In August 2021, after the Taliban regained power in Afghanistan, $9.5 billion in Afghan foreign assets, most of it held by the US Federal Reserve, were frozen by the US and Europe. In addition, many global donors and organizations, including the World Bank and the International Monetary Fund, stopped aid payments to Afghanistan.

Meanwhile, Muttaqi, along with a high-level delegation, paid a three-day visit to Pakistan last week.

Muttaqi participated in a meeting of the extended Troika, or Troika Plus group, and had a special meeting with Pakistani Prime Minister Imran Khan. The Troika Plus group, made up of Pakistan, China, Russia and the US, assembled in Islamabad to discuss the situation in Afghanistan, meeting for the first time since the change in power in Kabul.

Thomas West, the newly appointed US special representative for Afghanistan, participated in the extended Troika meeting on November 11-13.

The extended Troika met with senior Taliban representatives on the sidelines of the gathering.

We have tried to send a message, especially to the American people, that we want peace. The Afghan people have been persecuted in the past.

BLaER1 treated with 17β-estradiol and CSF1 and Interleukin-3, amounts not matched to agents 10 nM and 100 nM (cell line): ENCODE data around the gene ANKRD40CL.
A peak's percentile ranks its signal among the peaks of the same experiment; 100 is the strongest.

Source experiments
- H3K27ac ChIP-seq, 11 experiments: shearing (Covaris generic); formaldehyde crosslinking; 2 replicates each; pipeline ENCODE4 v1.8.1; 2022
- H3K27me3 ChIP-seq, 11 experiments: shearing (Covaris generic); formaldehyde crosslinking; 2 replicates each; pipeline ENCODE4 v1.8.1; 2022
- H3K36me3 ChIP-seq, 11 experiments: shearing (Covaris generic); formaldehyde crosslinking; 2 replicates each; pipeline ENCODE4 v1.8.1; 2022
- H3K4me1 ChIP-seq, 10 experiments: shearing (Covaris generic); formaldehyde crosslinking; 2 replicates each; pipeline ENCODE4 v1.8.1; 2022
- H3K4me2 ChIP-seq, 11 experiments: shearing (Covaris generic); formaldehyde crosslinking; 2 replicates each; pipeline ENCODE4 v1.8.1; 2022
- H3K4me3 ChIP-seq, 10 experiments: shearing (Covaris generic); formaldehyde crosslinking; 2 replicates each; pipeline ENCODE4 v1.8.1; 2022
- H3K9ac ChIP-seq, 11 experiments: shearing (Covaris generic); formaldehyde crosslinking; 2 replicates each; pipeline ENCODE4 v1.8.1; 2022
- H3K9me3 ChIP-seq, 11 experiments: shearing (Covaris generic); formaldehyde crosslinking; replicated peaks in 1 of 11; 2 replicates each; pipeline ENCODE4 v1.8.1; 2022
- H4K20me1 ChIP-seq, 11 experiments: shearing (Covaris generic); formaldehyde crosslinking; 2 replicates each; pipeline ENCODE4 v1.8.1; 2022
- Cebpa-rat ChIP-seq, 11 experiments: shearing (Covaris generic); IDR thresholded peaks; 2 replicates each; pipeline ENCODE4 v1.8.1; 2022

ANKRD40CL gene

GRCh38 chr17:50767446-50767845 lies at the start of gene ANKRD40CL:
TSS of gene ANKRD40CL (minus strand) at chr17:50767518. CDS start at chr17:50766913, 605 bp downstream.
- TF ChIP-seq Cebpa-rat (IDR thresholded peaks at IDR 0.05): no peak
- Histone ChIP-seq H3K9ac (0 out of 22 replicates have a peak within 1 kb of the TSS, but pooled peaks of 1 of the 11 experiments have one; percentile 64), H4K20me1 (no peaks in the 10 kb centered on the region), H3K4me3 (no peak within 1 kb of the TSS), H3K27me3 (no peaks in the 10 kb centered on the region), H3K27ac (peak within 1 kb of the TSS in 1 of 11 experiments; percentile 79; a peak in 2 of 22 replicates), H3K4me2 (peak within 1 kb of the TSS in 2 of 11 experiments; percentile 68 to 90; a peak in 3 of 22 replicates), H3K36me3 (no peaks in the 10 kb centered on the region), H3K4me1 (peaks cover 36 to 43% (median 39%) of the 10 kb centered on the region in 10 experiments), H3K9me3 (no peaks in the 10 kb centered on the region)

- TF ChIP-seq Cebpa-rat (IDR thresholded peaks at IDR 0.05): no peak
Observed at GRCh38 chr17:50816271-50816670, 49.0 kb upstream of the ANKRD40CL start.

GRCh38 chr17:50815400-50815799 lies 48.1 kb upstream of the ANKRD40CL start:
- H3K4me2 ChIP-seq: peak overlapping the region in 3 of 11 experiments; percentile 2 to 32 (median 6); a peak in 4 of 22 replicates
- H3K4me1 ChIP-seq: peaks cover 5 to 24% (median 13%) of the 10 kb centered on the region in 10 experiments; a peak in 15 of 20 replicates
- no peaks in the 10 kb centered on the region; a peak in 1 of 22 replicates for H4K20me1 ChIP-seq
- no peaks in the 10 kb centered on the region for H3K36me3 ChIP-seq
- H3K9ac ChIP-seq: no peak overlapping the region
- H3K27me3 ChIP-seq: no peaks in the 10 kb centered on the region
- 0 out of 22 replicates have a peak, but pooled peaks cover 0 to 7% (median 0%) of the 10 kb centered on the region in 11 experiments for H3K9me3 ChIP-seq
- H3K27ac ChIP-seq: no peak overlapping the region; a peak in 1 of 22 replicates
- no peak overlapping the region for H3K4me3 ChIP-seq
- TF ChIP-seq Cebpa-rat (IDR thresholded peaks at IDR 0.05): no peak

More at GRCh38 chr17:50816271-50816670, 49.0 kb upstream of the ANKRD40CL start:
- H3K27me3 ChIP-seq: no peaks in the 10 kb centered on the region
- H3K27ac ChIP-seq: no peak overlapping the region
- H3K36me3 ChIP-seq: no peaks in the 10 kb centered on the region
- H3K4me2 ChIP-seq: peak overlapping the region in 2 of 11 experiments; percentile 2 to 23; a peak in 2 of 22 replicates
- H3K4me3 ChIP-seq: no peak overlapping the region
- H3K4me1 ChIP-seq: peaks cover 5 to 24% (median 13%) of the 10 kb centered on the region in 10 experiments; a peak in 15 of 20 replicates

According to the US Embassy Islamabad: “In meetings of the extended Troika, participants discussed the way forward on Afghanistan.”

According to a joint statement released by the embassy, “The Troika meeting participants expressed deep concern regarding the severe humanitarian and economic situation in Afghanistan and reiterated unwavering support for the people of Afghanistan.”

The participants also called on the Taliban “to ensure unhindered humanitarian access, including by women aid workers, for the delivery of humanitarian assistance in Afghanistan to respond to the developing crisis.”

Muttaqi, addressing an event at the Institute of Strategic Studies in Islamabad, accused Western countries of applying a double standard.

“There are around 3,100 foreign-funded operational clinics and mother-child health care centers in Afghanistan,” he said. “It was the same mother and child who were being treated yesterday [before the Taliban takeover] and it is the same woman, mother and child that are being treated today. Unfortunately, that aid has been cut.”

Nasser ud Deen, a Kabul-based chartered accountant, told The Media Line that “unfortunately, after the Taliban takeover hundreds of thousands of people lost their jobs.”

He added that “unemployment was common in the country in the public sector, but now due to the closure of foreign aid, the work of the public sector has been clogged.”

Deen suggested that “one of the best ways to deal with this economic crisis at the grassroots level is that women should also work alongside their male family members.”

Even before the Taliban took over Afghanistan, the country was already facing a drought, the consequences of the global pandemic, high-level corruption and mass displacement driven by the conflict between the Taliban and the Afghan security forces.